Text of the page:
Jobs Owned by User Accounts
Jobs Owned by User Accounts
SQL Server Agent jobs are like hot potatoes: they’re owned by whoever touched ’em last. The job owner doesn’t really mean much – jobs can be owned by anyone and they’ll still work the same way.
Right up until the job owner’s account is dropped.
If the SQL Server was managed by someone who’s no longer with the company, all their jobs will suddenly stop working when SQL Server can’t verify the job owner’s account. (This can also pop up if there’s an Active Directory problem when the job needs to run.) The fix is to have the built-in SA account own all the jobs.
This part of our SQL Server sp_Blitz® script lists jobs owned by accounts other than SA. If you’ve changed the name of the SA account, the jobs will show up here, but don’t pat yourself on the back just yet. Changing the name of the SA account can break some SQL Server service packs, so make sure you understand the risks there.
What if the Job is Already Failing?
If the jobs have been failing because they’re owned by a user whose account has since been disabled, you probably don’t want to fix this problem right away. The jobs may have been failing for months, and when you enable ’em again, you may run into serious side effects. For example, we’ve seen cases where developers didn’t know why the job was failing, and they built a separate process to do the same work. When the jobs were enabled again, the business processes broke.
You also want to understand the contents of any job before you enable it again.
TO FIX THE PROBLEM
If the job’s still running on a regular basis, it makes sense to change that job owner to SA to make sure it continues to run if/when the job owner’s account is disabled. Use the steps below to make your change:
How to Change A SQL Agent Job’s Owner
When you’re ready to fix the problem, you can simply right-click on each job in SSMS and click Properties. Change the owner to SA and click OK.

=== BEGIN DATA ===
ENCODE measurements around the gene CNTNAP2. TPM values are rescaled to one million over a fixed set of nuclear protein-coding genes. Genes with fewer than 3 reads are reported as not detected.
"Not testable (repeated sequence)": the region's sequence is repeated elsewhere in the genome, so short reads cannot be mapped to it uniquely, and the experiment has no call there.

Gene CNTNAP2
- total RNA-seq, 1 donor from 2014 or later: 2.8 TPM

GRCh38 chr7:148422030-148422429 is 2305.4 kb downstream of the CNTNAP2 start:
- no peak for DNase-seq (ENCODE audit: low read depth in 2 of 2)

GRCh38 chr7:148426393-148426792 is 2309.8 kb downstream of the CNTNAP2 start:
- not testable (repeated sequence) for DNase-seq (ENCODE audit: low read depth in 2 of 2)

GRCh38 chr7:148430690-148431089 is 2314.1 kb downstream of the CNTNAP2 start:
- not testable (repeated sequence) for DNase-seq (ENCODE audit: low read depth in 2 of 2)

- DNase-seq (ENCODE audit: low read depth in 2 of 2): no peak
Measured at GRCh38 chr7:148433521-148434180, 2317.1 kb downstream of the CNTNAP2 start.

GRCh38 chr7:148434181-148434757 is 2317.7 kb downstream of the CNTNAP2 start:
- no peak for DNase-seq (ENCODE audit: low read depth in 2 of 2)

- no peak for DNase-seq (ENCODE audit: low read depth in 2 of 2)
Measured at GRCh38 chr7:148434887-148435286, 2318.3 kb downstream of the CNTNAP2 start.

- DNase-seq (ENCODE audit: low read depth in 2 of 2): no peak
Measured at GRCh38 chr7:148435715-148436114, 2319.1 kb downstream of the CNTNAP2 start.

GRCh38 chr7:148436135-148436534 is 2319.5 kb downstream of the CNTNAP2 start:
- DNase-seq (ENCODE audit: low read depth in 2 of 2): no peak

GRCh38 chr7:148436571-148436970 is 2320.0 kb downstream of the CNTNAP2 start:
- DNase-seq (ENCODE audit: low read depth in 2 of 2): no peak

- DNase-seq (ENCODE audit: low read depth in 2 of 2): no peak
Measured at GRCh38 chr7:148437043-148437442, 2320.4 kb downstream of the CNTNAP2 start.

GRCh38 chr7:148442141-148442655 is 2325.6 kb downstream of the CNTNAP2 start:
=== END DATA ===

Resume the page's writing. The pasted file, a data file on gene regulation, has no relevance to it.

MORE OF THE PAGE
Want to do it even faster? Here’s a script from Luis Chiriff and Eric Eyster – run at your own risk:
(case when D.is_read_only = 1 then '-- Remove ReadOnly State' when D.state_desc = 'ONLINE' then 'ALTER AUTHORIZATION on DATABASE::['+D.name+'] to [SA];' else '-- Turn On ' end) as CommandToRun
,D.name as Database_Name
, D.database_id as Database_ID
,L.Name as Login_Name
,D.state_desc as Current_State
,D.is_read_only as [ReadOnly]
from master.sys.databases D
inner join master.sys.syslogins L on D.owner_sid = L.sid
where L.Name <> 'sa'
order by D.Name;
J.name as SQL_Agent_Job_Name
,msdb.dbo.SQLAGENT_SUSER_SNAME(j.owner_sid) as Job_Owner
,'EXEC msdb.dbo.sp_update_job @job_id=N'''+cast(job_id as varchar(150))+''', @owner_login_name=N''sa'' ' as RunCode
from msdb.dbo.sysjobs j
--inner join master.sys.syslogins L on J.owner_sid = L.sid
inner join msdb.dbo.syscategories C on C.category_id = J.category_id
where msdb.dbo.SQLAGENT_SUSER_SNAME(j.owner_sid) <> 'sa';
AG and Mirroring Endpoints Owned by Users
You may also end up here at this page if we found endpoints owned by user accounts rather than the SA account. In that case, read:
- Database mirroring breaks when the endpoint owner’s account is deleted
- Problems dropping logins involved with AG endpoints
To fix that, change the endpoint’s owner to SA, and then make sure to grant permissions to each replica’s service account for all of the other replicas’ endpoints.